Last year in one of its best-attended summer seasons ever, Chichester Festival Theatre audiences topped 200,000 – the venue’s best showing since 1997 despite raging recession.
So just how do you follow that?
For CFT artistic director Jonathan Church, the answer is simply to ramp up the ambition.
“This summer is the richest, the most complex season we have ever done,” Jonathan said. “Simply in terms of scale, it might just be the biggest season ever.”
Announcing his sixth season in charge, Jonathan is putting his faith in the musicals.
Having doubled attendances in his first five years, this summer he will be hoping to hold steady with a season which breaks new ground – three musicals in a CFT summer for the first time.
Closing the season will be Michael Ball and Imelda Staunton in Sweeney Todd, directed by Jonathan Kent, Sondheim’s masterpiece of corruption and revenge (main house, September 24 to November 5).
Opening the season in the Minerva will be Joe McFadden and Dianne Pilkington in She Loves You, the musical which famously spawned the film You’ve Got Mail (May 9 to June 18).
Mid-summer, the big musical attraction will be Singin’ In The Rain, starring Adam Cooper, Daniel Crossley and Scarlett Strallen, directed by Jonathan himself (June 27 to September 10).
The recent big-screen version of Sweeney Todd, starring Johnny Depp, came with an 18 certificate. If you wanted a cinema-style classification for the CFT version, it would be more of a 12a, Jonathan said.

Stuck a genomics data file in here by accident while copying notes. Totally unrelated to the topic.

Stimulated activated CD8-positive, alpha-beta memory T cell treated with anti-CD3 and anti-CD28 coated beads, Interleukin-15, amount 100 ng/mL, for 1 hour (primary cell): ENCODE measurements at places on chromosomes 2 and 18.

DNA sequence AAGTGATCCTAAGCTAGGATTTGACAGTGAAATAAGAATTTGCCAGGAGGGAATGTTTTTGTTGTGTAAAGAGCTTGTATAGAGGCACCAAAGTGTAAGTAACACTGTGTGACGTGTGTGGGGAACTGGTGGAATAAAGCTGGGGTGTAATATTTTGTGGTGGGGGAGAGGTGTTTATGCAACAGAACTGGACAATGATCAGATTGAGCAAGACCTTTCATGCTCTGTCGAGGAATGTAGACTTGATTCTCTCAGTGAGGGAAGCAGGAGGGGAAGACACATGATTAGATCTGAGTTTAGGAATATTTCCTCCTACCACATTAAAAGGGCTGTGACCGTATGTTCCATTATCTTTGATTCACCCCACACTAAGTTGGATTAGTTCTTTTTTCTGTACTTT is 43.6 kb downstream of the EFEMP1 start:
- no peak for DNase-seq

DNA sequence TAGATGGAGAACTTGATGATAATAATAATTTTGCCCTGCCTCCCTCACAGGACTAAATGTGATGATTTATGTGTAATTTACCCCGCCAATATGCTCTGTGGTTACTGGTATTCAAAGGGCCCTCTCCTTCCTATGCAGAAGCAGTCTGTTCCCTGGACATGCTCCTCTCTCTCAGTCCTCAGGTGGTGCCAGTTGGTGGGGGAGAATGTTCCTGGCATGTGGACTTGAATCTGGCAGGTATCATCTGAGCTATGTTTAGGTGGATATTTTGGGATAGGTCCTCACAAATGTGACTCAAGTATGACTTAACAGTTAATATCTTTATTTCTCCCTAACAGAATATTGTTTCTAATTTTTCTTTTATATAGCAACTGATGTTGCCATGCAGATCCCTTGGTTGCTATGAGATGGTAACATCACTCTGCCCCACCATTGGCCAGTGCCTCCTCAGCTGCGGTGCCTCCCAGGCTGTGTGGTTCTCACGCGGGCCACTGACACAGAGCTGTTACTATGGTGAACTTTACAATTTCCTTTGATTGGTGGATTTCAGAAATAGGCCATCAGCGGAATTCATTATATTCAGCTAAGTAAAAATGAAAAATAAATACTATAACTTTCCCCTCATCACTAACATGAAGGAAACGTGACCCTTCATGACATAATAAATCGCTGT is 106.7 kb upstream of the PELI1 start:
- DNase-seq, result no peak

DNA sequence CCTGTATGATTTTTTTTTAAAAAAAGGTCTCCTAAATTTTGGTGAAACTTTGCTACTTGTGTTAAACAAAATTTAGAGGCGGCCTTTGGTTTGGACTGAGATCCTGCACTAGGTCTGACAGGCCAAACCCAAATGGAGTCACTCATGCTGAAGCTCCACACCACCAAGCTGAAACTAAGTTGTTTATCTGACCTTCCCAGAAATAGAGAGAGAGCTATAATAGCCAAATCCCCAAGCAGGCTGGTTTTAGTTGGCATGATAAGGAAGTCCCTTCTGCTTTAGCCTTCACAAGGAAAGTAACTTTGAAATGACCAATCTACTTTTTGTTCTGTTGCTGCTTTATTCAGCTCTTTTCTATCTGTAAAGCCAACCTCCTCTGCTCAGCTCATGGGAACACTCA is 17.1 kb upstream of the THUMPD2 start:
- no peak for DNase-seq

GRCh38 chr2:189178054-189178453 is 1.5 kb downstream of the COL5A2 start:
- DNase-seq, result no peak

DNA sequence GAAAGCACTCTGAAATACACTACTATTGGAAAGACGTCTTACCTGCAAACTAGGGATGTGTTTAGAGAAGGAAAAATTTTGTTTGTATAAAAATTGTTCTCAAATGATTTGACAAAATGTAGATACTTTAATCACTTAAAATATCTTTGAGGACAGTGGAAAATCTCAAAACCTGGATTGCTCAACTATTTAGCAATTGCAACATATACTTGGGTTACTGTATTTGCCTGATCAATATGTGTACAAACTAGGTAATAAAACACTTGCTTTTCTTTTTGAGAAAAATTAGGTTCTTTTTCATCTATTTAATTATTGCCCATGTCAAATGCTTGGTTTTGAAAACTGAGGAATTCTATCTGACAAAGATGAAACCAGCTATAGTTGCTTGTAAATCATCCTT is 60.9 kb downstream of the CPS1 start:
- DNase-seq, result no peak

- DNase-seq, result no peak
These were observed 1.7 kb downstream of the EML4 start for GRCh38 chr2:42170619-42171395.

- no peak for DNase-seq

The big attraction will be Michael Ball in his first CFT appearance: “It’s just a fantastic role for him to tackle. He is such an extraordinary performer, but I think this will be the most demanding role he has ever had. I don’t think Imelda Staunton – such an extraordinary actress – has ever played here before either.
“I think the show is a fantastic piece of story-telling. It will be the single biggest musical we have ever produced in terms of the company and the band. There will be two or three more people on the stage, two or three more people in the band than we have ever had.
“And the show will be the latest we have ever gone in the summer. Because of its darker subject, we didn’t think it would fit into the summer repertoire!
“With Sweeney Todd and also She Loves You, we thought we didn’t need perhaps to do a conventional musical mid-season. But 42nd Street last year outperformed any musical we have ever done, and it felt wrong in the middle of the summer not to do one of those big blockbusting Broadway musicals.
“Not everyone who came to see 42nd Street would want to come to see Sweeney Todd, and then we were suddenly able to acquire the rights to Singin’ In The Rain, one of my favourite-ever musicals.
“Partly the attraction is it is a musical that, given the importance of dance and singing, actually has a very strong narrative and requires a good deal of conventional story-telling from the leads. It’s also a period I am fascinated with.”
Another key strand in the summer season will be a celebration of Terrence Rattigan in the centenary year of his birth.